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Is it possible to have an inverse function for the multivalued function, so that if the multivalued function is F(x) = {y,z,k} then $F^{-1}(y) = x, F^{-1}(z) = x, F^{-1}(k) = x$ ? For example if we take the "root square" function (or multivalued-function?) $\sqrt{4} = \{-2, 2\}$, then there is a convenient inverse function which is "squaring": $({-2})^2 = 4$, $2^2 = 4$. –  shn Oct 3 '12 at 22:45

Functions can be viewed as sets of ordered pairs - loosely, $f=\{(x,f(x)):x\in \mathcal{D}\}$ for some domain $\mathcal{D}$. The requirement that defines a function is that it gives a "good recipe" - that is, you plug an $x_0\in \mathcal{D}$ into it, it gives one and only one value $f(x_0)$, as to be non-ambiguous. In the ordered pairs picture of functions, this means that $f$ only contains one ordered pair with $x_0$ in the first position.

You wish to take away that requirement, so the object you want to make is not a function. But that's okay - we can still make things like that by viewing $f$ as a set of ordered pairs. Since you want $f^{-1}$ to exist, insist that any value $y$ in the codomain appears only once in the ordered pairs (just as we would require for a function to be one-to-one). In mathematical language $f$ is now simply a relation, not a function, but it does everything you'd like it to do.

Note that this works no matter which sets are your domain and codomain - it doesn't matter whether you're working with reals, complexes, or even numbers at all.

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By the way, I should add that a simple version of what you're looking for is the square root "function." Square rooting a number $a$ yields two distinct solutions $\pm \sqrt{a}$, yet the inverse function (squaring) gives you the same number back for each. –  Alexander Gruber Oct 3 '12 at 22:07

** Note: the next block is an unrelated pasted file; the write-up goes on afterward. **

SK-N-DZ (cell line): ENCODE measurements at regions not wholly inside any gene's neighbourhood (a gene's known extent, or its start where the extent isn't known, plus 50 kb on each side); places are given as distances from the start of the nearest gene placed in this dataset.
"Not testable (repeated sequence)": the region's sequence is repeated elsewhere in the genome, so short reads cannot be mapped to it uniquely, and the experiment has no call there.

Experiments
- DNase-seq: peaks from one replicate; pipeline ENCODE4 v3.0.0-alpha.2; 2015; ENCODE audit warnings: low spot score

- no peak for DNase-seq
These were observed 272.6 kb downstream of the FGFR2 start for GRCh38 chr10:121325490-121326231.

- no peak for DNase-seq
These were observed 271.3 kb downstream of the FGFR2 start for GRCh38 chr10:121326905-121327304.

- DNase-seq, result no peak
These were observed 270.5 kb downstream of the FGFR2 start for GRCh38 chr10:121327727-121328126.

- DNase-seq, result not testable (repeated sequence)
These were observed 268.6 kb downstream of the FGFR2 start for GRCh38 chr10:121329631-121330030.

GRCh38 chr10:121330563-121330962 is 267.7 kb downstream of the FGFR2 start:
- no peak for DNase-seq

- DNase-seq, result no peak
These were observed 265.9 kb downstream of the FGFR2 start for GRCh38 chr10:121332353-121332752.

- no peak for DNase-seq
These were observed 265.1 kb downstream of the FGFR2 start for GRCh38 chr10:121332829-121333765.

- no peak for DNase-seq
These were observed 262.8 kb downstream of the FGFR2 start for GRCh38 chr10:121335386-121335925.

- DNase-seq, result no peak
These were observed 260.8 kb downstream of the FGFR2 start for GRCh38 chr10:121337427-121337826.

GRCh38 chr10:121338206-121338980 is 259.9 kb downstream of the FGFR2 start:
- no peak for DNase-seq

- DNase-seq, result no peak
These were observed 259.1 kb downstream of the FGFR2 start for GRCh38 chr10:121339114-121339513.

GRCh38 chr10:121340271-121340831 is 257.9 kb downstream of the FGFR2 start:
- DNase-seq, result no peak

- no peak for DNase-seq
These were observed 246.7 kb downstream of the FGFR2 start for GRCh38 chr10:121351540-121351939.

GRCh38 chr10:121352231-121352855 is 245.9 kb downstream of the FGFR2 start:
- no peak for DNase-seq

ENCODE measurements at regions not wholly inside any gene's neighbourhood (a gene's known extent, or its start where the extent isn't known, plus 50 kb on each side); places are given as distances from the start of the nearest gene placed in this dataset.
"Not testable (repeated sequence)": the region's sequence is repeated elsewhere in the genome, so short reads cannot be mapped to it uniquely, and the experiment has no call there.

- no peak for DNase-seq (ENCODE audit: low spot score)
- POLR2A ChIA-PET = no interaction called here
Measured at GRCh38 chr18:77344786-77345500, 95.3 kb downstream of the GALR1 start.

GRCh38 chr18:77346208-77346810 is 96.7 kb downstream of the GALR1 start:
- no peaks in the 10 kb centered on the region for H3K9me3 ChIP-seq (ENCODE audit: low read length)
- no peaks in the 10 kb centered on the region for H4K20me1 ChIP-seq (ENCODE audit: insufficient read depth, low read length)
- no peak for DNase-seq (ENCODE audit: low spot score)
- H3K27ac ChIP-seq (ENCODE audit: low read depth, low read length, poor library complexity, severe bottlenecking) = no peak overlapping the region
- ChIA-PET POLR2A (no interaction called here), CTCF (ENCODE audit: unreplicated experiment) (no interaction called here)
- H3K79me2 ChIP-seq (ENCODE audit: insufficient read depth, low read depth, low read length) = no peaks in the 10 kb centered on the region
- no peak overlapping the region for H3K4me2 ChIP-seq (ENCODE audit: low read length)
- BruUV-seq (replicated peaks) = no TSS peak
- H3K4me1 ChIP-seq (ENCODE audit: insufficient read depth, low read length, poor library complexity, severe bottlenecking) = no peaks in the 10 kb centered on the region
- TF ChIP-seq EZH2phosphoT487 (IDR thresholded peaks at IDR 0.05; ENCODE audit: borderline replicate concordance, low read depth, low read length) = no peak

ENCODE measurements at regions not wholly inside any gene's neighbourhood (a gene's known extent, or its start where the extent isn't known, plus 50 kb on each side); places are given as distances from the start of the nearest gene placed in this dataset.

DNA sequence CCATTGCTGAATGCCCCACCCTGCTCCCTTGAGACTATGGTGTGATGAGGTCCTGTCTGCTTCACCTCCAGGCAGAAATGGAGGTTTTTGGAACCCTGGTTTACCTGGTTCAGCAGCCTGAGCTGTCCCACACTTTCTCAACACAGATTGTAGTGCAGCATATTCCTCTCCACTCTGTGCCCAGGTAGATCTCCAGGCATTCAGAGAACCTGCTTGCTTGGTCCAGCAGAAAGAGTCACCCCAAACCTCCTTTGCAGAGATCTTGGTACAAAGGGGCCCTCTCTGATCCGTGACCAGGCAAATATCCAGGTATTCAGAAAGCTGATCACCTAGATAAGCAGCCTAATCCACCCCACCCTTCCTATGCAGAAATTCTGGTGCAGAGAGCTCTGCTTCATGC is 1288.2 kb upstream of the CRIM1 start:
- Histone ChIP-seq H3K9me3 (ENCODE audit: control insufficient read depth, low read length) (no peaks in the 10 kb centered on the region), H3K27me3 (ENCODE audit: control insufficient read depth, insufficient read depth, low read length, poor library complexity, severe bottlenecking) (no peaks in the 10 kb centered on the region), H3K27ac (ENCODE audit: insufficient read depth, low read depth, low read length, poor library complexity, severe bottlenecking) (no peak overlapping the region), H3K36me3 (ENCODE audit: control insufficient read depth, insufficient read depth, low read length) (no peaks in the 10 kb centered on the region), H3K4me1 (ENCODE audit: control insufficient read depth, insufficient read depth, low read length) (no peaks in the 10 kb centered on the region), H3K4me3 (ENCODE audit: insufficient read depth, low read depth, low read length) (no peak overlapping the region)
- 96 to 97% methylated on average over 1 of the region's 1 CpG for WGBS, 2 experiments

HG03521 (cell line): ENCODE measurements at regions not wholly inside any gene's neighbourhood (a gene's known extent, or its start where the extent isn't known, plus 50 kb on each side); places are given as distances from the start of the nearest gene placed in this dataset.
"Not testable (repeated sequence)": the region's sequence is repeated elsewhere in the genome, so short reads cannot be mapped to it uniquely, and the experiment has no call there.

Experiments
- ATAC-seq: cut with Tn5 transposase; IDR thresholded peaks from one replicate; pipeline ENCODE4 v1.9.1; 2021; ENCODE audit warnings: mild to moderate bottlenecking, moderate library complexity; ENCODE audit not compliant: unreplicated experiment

Concerning your comment: Why the square root function is actually called "function" since yields two distance values ? Isn't it a multivalued function ? Furthermore ot have a convenient inverse which gives back the same number for each ! Don't you have another similar example of function which yields to more than two distinct solutions ? –  shn Oct 3 '12 at 22:38
Concerning your answer: since I want $f^{-1}$ to exist, that means for me that it is useless to have "pairs" (x, f(x)), because we can anyway have the value of x by doing it on $f^{-1}(f(x))$, then f(x) is sufficient to find out x, which means that we do not need to have pairs of (x, f(x)). It is very clear. –  shn Oct 3 '12 at 22:42
@shn I put "function" in quotation marks because square root is not actually a function, per se, for exactly the reasons you've said. A lot of times people define a square root function on the reals by (arbitrarily) choosing the positive value. This gets a bit more complicated when dealing with complex numbers or $n$-th roots, but the concept remains the same - the formally make these into a function, you have to pick a single value to use every time. –  Alexander Gruber Oct 4 '12 at 1:03
You may have fun playing around with the complex logarithm en.wikipedia.org/wiki/Complex_logarithm ! –  Bogdan Oct 4 '12 at 2:10